Cascadia Medical Equipment, a Seattle-based company, has unveiled a new roma-powered medical device that it claims can treat injuries and diseases that are caused by bacteria.
The new device, called the roma, can produce an immune response, or immune response that can be triggered by bacteria, in the body.
Cascadia says the device can treat a wide range of conditions including:The roma is currently only available in two sizes: the 10-ounce (2.5-kilogram) container and the 10.25-ounce container.
The 10-inch container can be bought for about $1,200 (AU$1,800) and the 25-ounce can cost $3,200.
The company says the roms are available for purchase online and in retail stores, and that they are designed for patients who need the latest in biotechnology and technology, but are not yet certified for use in hospitals.
Cesar C. Sanchez, CEO of Cascada, told Reuters the company plans to launch a second line of roma devices, but this time it will include a medical device device, an oxygen delivery system, and an emergency response system.
The romano, or the Roman alphabet, is the first written word in Latin, and the language is a mixture of Latin and Greek.
The word roman is a common suffix used to mean “many” or “great”, and it was also used to indicate an enormous number, as in a billion or a million.
A roma has the same physical characteristics as a regular container of medicines.
It can hold up to three times the volume of medicine or can be carried in the mouth for a few minutes before being drained.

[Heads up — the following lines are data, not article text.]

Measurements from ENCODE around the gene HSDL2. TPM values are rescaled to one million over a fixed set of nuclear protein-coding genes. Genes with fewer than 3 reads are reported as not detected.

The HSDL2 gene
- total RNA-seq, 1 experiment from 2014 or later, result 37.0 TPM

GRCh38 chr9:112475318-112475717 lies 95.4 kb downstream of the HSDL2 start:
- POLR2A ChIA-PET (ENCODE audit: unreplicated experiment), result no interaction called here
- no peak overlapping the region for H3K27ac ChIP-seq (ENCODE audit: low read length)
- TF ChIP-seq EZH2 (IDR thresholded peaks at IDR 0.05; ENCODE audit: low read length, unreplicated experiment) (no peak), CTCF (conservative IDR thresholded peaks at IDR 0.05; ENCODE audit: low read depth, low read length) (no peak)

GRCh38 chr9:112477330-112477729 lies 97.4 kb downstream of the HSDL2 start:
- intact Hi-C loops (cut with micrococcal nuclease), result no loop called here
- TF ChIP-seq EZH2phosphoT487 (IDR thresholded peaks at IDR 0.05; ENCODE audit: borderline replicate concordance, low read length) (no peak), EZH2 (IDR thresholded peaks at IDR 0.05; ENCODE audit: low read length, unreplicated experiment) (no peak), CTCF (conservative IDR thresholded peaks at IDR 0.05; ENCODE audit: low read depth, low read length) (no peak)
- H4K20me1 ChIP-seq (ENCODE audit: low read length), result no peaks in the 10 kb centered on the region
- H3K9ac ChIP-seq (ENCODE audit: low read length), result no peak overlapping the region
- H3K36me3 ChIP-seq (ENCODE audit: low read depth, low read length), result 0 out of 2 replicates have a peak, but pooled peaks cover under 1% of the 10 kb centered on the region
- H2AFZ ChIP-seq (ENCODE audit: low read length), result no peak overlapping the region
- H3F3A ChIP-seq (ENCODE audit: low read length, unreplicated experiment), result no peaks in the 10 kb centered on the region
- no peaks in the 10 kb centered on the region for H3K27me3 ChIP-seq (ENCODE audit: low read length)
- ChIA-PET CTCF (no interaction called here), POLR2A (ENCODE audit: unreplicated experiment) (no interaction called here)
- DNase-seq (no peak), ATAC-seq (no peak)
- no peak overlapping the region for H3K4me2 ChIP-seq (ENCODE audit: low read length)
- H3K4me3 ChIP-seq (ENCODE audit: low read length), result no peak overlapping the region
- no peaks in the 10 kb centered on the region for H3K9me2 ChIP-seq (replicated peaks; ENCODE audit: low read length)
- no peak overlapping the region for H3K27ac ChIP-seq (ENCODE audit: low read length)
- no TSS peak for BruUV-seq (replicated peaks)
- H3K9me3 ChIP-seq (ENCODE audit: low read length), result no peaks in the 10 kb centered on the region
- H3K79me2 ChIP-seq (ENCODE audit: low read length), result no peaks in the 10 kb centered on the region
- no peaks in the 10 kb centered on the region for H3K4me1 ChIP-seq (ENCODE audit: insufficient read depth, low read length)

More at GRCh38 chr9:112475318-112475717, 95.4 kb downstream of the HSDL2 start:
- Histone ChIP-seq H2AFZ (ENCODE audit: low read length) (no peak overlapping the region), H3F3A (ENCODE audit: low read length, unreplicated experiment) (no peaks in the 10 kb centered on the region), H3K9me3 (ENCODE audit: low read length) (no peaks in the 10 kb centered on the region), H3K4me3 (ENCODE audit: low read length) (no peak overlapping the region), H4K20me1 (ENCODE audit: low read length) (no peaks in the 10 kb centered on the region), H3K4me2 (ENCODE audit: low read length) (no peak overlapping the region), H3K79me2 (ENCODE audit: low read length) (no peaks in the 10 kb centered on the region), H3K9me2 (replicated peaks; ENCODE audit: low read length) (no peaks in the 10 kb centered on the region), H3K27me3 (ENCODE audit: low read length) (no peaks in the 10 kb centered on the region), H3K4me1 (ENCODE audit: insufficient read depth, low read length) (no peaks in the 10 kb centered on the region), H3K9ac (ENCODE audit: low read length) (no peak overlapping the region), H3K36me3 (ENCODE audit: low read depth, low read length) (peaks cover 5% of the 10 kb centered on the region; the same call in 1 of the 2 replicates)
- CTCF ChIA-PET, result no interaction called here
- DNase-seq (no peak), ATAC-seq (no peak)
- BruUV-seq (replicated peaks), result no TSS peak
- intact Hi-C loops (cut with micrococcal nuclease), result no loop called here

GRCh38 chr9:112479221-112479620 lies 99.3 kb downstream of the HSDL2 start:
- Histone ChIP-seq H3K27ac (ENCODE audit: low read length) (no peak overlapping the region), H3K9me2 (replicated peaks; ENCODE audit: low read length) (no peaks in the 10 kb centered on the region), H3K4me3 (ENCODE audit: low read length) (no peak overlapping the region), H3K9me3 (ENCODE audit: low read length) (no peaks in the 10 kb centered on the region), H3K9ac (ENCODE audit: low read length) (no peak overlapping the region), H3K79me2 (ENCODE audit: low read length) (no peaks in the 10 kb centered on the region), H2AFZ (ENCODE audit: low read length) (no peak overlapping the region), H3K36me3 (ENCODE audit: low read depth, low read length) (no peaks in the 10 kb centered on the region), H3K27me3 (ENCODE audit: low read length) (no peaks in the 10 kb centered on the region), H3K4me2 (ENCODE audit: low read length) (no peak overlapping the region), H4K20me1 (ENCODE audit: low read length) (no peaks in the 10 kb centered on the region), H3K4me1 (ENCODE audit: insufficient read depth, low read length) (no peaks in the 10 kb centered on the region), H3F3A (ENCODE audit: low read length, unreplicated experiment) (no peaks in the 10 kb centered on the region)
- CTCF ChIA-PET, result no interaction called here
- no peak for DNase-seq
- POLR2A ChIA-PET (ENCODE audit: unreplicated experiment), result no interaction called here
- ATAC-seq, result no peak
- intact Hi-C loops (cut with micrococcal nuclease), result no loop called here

It is usually sold for about one cent a dose.
The device uses a new form of technology called “biotechnologies” that have been developed in a lab, which use bacteria to deliver an immune reaction.
Capsules of bacteria are used to deliver the immune response.
A doctor could use a capsule to deliver a medication to a patient, but Cascadian says the capsules have a higher safety profile.
The capsules can be used by patients as an alternative to medication for infections or conditions like asthma, or to treat injuries that have not yet been treated.
Caleb Fong, a biomedical engineer at the University of Washington, said the technology has the potential to be a major breakthrough in the treatment of a range of diseases, including diabetes and Crohn’s disease.
“The use of bacteria for medical devices, even though it’s not a new technology, has been a big breakthrough for the last 20 years or so,” he told Reuters.
“We think it’s a significant step forward and a major advancement in the field of medicine.”
The company, which has raised $5.7 million in a Series B round, is working with the U.S. Food and Drug Administration (FDA) to develop the device.
“I am very excited about the opportunity to work with the FDA, the CDC, and others on this project,” Fong said.
“These innovations are important in the fight against infectious diseases and could have a huge impact on the way the world thinks about medicine in the future.”
Cascada’s new device is designed to help treat conditions that are triggered by infection, such as viral infections, bacterial infections and bacterial diseases such as HIV.
Fong said the company’s research was focused on using bacteria to generate a more effective immune response to these infections.
“Our work on the romanos was about designing an immune system that could deliver the proper immune response,” he said.
“We’re looking at ways to deliver this response to infections that have caused damage to the mucosa or the tissue that the infection spreads through.”
The FDA has approved a prototype for use on humans in hospitals, but it is not yet available to use on the public.